Little Man’s Thoughts on Grief

I’m always amazed at how insightful my young children are.  Since our friend, Stephen’s, father passed away recently, we’ve been praying daily for Stephen and his family.  One day Little Man offered this heartfelt prayer,

Lord, please help Stephen not to be naughty at home just because he is sad.

I’m not worried about Stephen being “naughty” but I’ve pondered my little boy’s words for several days.  Did he say that because he knows that when he feels sad, it looks like mad?  Did he pray it because he has seen his sisters’ sadness boil over as anger?

I’m not sure, but either way, it brings me back to the issue of grief that flows through some of my children’s hearts and lives. I’m working hard to listen well, be fully present, and not try to solve the problem.  I can’t fix the losses my children have experienced; there is no going back, but I can be with them in it.

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I spent every free moment yesterday reading  When Helping Hurts: Alleviating Poverty Without Hurting the Poor. . .and Yourself.  It is a fascinating book and one that anybody who is concerned for the poor should read. This includes widows and orphans, so those of us who are adoptive parents should pick it up.

Lisa

This post may contain Amazon Affiliate links. As an Amazon Associate I earn from qualifying purchases.

Let me introduce myself. Russ and I are the parents of twelve children by birth and adoption, and sometimes more through foster care. I'm the creator of One Thankful Mom which has been as much of a gift to me as to my readers. In 2011 I became a TBRI® Pracitioner* and have lived and breathed connected parenting ever since. I'm deeply honored to be the co-author, together with the late Dr. Karyn Purvis, of The Connected Parent; it is her final written work. I love speaking at events for adoptive and foster parents. I'm also the co-founder of The Adoption Connection, a podcast and resource site for adoptive moms. I mentor and encourage adoptive moms so you can find courage and hope in your journeys of loving your children well.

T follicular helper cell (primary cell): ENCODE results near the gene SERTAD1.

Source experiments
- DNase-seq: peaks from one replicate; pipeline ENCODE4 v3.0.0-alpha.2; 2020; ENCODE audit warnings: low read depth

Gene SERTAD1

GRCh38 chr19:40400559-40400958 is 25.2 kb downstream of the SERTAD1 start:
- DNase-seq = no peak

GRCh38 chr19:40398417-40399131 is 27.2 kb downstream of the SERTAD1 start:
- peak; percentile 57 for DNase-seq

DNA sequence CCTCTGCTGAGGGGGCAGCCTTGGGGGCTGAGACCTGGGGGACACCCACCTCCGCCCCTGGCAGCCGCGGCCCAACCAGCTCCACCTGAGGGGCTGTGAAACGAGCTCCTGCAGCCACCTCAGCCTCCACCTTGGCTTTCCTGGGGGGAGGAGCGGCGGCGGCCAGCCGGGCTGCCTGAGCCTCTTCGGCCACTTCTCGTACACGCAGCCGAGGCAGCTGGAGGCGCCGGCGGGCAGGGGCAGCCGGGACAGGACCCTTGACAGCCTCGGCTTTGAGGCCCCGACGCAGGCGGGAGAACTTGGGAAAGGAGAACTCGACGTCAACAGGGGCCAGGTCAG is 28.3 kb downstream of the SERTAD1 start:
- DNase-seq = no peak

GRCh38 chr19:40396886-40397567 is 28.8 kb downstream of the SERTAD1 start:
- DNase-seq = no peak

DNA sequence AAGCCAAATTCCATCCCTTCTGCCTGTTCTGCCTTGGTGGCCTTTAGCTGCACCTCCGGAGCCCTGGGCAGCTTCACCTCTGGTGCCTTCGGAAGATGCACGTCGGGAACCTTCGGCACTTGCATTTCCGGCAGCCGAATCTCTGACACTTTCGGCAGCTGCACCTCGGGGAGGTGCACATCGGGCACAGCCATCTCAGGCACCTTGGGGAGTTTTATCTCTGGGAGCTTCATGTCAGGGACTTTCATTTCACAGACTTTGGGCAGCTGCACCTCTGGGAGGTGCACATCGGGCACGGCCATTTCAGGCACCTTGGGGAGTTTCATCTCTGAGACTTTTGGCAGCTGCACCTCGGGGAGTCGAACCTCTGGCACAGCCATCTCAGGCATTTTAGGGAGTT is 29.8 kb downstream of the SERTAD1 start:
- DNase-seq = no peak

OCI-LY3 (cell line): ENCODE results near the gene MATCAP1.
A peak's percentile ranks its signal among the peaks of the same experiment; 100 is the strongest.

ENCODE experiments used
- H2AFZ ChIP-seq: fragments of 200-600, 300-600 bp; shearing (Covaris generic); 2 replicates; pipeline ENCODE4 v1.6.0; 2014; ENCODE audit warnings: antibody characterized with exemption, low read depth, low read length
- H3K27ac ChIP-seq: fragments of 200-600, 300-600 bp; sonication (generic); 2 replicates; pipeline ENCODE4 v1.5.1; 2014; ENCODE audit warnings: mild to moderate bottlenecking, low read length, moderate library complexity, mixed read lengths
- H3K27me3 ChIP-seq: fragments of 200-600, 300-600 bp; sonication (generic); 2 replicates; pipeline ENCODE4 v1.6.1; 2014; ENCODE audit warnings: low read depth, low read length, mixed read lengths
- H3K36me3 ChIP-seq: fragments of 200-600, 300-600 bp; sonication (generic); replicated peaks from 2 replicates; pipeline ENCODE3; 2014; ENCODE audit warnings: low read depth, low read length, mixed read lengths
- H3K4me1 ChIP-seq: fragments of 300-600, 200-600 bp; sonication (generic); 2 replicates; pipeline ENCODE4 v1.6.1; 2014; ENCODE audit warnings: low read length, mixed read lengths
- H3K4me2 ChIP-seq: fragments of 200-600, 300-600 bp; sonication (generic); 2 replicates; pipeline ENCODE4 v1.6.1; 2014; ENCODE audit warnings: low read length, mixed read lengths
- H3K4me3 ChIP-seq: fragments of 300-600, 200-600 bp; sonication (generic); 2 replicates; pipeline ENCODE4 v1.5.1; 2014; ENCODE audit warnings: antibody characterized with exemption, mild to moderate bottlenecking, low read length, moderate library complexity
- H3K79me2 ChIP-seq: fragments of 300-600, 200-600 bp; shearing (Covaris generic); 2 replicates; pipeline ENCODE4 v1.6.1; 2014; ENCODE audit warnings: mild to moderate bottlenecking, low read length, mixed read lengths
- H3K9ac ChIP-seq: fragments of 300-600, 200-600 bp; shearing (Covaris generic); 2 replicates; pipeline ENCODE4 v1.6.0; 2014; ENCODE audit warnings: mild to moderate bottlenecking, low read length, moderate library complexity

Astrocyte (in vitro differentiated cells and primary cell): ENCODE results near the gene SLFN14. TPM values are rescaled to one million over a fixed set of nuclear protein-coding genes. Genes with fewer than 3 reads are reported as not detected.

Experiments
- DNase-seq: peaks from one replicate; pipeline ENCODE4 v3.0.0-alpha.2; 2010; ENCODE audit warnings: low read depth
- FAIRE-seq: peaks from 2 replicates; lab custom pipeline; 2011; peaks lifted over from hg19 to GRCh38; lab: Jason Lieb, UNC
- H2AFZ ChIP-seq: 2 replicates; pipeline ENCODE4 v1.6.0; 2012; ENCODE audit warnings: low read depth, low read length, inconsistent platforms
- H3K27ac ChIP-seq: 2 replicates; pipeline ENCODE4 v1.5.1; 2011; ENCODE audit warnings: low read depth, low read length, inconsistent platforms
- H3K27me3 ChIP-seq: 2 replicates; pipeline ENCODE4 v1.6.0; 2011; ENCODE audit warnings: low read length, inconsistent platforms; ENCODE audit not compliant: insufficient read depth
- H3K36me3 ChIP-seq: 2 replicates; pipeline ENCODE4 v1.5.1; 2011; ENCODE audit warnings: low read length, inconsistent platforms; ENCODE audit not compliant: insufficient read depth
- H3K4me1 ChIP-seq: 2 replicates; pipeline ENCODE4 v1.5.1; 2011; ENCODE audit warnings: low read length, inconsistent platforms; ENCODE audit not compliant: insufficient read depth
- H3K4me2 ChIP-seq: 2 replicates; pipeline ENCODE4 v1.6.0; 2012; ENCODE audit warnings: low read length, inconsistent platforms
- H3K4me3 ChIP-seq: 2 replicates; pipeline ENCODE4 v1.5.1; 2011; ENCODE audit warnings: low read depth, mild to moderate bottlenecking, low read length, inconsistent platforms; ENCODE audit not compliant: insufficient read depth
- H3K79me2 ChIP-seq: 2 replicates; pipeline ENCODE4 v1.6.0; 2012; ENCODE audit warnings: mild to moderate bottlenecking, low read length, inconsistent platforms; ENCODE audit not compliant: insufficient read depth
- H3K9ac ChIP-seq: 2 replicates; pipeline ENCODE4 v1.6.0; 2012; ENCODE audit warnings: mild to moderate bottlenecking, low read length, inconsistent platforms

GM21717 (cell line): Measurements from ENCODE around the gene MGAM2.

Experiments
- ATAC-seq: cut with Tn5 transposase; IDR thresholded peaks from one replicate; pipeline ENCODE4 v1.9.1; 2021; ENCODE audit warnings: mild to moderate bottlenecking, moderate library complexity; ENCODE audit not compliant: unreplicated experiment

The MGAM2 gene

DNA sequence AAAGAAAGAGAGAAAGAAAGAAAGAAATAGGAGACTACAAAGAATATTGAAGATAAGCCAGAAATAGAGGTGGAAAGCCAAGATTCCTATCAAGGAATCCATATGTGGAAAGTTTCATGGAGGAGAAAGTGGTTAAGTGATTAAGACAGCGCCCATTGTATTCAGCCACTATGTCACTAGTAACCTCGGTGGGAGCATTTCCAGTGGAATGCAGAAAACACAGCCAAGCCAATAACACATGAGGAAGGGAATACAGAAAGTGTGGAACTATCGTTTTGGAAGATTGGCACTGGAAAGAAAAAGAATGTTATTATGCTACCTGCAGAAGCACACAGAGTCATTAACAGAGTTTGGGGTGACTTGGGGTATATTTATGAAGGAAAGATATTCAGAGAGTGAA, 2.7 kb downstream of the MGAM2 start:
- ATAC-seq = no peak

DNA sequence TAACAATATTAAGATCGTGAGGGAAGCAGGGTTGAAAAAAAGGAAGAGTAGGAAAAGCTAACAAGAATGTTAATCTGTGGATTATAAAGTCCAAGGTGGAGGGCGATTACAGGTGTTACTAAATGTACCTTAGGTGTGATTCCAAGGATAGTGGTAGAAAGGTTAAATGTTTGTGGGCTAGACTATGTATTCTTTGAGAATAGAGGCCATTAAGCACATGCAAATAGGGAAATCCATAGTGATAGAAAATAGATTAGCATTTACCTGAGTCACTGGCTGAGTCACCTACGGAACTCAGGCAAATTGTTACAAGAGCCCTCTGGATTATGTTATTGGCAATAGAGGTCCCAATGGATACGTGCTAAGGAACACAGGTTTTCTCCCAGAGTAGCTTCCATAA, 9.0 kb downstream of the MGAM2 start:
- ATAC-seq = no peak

0 Comments

  1. Robin
    March 26, 2012

    Hi Lisa, I love how carefully you listen to your children. I have had some of the most startling insights into my kids' hearts listening to their casual remarks. I sometimes learn more from little comments than in many "heart-to-heart" talks–where I end up doing too much talking! Thanks for sharing!

    Reply
  2. abbey
    March 26, 2012

    I've long wanted to read that book. I'm going to order it right now! BTW…loved the thoughts on grief….I'm also realizing that sometimes my sad looks mad too!

    Reply
  3. shannon2818
    March 26, 2012

    That was very insightful of your son. Sounds like a great book – I'll have to check it out.

    Reply
  4. Nancy
    March 26, 2012

    Thank you for continuing to be not only His hands, but a role model for those of us who follow in your footsteps. Thank you.
    Nancy

    Reply
  5. Charlene Baldwin
    March 27, 2012

    Hi, Lisa–thanks so much for your timely observaton; am meeting with the author of the book, Stolen Childhood, written in Amharic and going into it’s 4th printing. Re: a girl nam ed Amelezewd who lived at AHOPE and succumbed to HIV+ a month before we moved here. Am doing an English “rewrite” to tell her story. Have been advised by a friend who works as an editor that the story will have the most impact if it’s written, in part, in the lst person–her viewpoint. That’s meeting some resistance here because of the idea that kids don’t have insights or register their surroundings. It’s a cultural thing, but explains why some issues are NOT addressed regarding grief. Will be working on the book this summer at Marion’s…look forward to a heart-to-heart! Blessings to Russ and all the precious hand-picked ones who occupy (and fly to and from) your nest! Love and blessings, Charlene and Owen

    Reply
  6. learningpatience
    March 27, 2012

    Wow! That's an awesome prayer from Little Man!

    I'd be interested to know more of your thoughts on that book!

    Reply
  7. Kim
    March 27, 2012

    So, Lisa, what do you do with a stuffer who clearly needs to grieve but goes about life as if nothing has happened and DOESN'T act out in ANY way?

    Reply

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